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A joint venture between The University of Melbourne and The Royal Melbourne Hospital


Dr Dustin Flanagan

Dr Dustin Flanagan

Dr Dustin Flanagan

(03) 8344 5773 | [email protected]

Research Fellow (Honorary)
Host Pathogens Interactions
Translational and Clinical Research, Discovery Research
Doherty Directorate, Victorian Infectious Diseases Reference Laboratory (VIDRL)
Lab Group(s):
Vincan Group

Dr Dustin Flanagan is a junior research fellow in the Molecular Oncology research group headed by Professor Elizabeth Vincan. Dustin has extensive research expertise in mouse models of gastrointestinal cancers and oncogenic signalling pathways, with a focus on Wnt signalling. Dustin completed his PhD in the Vincan group, studying the function of Wnt receptors, Frizzled, in gastrointestinal stem cells and tumourigenesis. More recently, Dustin has developed novel ex-vivo organoid technologies, which serve as model systems to investigate cell biology in both normal and disease settings. 

  • Key Achievements
    • Key achievements

      Dustin received a Cancer Council of Victoria Postgraduate Research Scholarship for his PhD exploring the functional role of Frizzled in gastrointestinal homeostasis and cancer. Immediately following his PhD candidature, Dustin has received a Cancer Council of Victoria Bridging Fellowship, a Royal Melbourne Hospital Early Career Research grant to continue his research into gastrointestinal oncogenesis, with the ambition of translating his findings into the clinic. In parallel, Dustin has received multiple travel grants (ISSCR and Kearton Travel Grant) to present his research internationally. Dustin was awarded the Dyason Fellowship to visit the research laboratory of Professor Hans Clevers in the Netherlands, where he developed his expertise in organoid technologies and has implemented those skills here at the Doherty Institute.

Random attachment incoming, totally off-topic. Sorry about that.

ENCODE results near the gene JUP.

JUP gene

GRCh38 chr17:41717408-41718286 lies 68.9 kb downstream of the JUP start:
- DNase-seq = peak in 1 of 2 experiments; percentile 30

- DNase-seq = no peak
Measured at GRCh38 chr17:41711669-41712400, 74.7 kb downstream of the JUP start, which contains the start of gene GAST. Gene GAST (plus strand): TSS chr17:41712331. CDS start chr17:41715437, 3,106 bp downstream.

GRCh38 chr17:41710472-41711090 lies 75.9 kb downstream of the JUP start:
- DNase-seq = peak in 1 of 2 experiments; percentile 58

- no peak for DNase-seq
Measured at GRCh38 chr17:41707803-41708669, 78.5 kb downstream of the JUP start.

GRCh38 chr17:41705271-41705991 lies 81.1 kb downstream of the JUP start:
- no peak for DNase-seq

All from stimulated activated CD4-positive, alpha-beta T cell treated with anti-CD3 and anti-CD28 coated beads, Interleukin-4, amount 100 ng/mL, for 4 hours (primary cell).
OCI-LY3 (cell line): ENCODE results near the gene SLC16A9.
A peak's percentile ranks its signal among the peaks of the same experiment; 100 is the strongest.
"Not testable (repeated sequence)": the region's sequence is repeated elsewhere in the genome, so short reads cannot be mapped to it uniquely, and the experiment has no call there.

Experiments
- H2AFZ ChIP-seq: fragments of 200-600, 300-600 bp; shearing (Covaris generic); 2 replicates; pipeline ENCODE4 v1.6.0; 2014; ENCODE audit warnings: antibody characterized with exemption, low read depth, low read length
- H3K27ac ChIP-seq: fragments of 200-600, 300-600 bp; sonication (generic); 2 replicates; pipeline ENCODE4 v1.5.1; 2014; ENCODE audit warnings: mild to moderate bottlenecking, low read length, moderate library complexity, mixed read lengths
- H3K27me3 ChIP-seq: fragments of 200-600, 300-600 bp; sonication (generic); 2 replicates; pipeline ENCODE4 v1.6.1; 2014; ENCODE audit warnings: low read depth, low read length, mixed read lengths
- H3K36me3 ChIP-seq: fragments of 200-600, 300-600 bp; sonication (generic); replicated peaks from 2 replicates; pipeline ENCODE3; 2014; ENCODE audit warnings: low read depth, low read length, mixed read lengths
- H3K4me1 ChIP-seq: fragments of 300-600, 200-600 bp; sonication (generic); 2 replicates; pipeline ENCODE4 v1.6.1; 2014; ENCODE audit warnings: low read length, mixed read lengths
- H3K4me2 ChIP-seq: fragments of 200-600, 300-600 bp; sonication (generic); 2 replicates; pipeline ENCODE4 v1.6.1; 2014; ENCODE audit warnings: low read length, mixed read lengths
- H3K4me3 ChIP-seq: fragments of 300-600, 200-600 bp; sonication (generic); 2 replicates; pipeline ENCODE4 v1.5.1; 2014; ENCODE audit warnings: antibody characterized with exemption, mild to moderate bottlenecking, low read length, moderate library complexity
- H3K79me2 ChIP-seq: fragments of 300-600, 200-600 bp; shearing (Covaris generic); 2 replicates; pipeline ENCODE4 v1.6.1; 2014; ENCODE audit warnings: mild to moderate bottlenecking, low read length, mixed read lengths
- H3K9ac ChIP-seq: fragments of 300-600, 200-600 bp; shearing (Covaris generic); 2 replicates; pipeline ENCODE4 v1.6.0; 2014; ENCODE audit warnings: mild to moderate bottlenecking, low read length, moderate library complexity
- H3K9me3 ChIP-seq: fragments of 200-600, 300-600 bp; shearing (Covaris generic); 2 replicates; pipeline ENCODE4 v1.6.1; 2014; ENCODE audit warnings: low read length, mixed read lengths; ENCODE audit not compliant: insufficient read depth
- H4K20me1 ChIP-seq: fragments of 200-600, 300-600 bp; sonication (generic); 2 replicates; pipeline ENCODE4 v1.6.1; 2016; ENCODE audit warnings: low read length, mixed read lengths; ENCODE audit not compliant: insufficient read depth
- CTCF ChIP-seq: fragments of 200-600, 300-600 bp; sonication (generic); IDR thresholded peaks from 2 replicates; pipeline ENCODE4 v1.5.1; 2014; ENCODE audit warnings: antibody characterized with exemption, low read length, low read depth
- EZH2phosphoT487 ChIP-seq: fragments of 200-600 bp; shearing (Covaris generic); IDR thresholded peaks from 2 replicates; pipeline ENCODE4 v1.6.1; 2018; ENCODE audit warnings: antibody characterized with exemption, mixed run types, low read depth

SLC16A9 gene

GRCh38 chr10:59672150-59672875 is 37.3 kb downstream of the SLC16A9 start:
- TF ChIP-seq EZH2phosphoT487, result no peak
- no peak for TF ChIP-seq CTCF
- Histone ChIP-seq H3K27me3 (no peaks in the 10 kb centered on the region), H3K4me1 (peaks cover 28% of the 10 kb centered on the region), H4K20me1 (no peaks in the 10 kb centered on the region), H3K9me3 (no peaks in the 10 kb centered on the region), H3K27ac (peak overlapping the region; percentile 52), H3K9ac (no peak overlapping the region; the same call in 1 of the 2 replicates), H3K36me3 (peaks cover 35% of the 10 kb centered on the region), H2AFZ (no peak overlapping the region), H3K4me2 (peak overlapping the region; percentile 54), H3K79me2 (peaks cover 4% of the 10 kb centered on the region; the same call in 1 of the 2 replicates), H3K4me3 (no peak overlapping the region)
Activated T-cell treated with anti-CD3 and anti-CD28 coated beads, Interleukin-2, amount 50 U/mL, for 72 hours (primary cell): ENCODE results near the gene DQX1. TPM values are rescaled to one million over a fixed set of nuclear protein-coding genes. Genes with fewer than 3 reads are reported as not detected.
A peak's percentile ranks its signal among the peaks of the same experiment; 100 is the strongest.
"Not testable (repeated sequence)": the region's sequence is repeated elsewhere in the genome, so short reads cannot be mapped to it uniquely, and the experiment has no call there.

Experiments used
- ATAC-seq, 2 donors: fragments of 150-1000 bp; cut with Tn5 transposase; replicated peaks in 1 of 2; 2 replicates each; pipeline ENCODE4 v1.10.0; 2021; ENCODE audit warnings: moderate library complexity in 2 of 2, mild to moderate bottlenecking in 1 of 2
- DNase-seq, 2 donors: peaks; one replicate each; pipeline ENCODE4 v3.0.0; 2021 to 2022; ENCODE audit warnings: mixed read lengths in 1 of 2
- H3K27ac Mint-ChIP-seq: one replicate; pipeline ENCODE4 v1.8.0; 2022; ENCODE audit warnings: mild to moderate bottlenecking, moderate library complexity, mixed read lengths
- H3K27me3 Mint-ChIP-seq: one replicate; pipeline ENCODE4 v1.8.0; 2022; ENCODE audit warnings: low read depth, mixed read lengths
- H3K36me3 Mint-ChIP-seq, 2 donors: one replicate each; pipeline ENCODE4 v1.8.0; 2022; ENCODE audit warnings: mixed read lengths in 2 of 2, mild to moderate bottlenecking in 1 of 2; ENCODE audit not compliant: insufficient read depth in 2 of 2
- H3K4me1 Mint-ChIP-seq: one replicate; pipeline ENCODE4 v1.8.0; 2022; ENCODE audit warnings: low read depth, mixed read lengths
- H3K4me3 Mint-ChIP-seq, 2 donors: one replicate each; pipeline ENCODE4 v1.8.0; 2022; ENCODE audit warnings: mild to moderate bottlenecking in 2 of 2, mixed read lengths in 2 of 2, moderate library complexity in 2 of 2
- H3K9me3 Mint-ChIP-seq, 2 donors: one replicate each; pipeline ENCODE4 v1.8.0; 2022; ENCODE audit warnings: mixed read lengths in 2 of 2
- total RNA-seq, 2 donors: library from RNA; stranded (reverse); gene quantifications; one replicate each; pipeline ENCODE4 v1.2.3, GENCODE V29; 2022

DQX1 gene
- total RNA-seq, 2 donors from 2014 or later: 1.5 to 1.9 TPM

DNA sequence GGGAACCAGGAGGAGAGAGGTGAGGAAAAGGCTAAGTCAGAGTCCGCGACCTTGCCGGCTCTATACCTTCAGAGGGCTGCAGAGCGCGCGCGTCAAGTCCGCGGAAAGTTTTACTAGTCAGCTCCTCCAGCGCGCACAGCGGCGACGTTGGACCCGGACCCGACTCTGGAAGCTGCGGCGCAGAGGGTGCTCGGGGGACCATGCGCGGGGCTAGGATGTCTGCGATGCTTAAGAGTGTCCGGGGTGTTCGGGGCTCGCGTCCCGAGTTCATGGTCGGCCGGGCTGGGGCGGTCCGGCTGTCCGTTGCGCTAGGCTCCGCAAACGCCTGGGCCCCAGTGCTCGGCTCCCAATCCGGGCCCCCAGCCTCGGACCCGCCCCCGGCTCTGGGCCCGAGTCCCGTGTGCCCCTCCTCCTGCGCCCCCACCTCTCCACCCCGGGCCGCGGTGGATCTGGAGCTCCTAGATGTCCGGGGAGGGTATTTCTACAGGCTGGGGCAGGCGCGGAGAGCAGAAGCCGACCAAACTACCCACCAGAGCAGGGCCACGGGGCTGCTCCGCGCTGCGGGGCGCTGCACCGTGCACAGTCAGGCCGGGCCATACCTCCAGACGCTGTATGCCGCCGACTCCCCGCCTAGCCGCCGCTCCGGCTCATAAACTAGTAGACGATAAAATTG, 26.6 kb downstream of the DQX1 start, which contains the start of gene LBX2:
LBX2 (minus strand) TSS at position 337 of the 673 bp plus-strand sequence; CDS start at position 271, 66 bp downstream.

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    Research Groups
    • Vincan Group

      Elizabeth’s group investigates novel ways to block cancer growth with a focus on the gastrointestinal tract – stomach, bowel and liver. A cell-cell communication pathway called Wnt is hyperactive in these cancers. Their research shows inhibiting Wnt has potent anti-cancer effects.

      Lab Team

      Vincan Group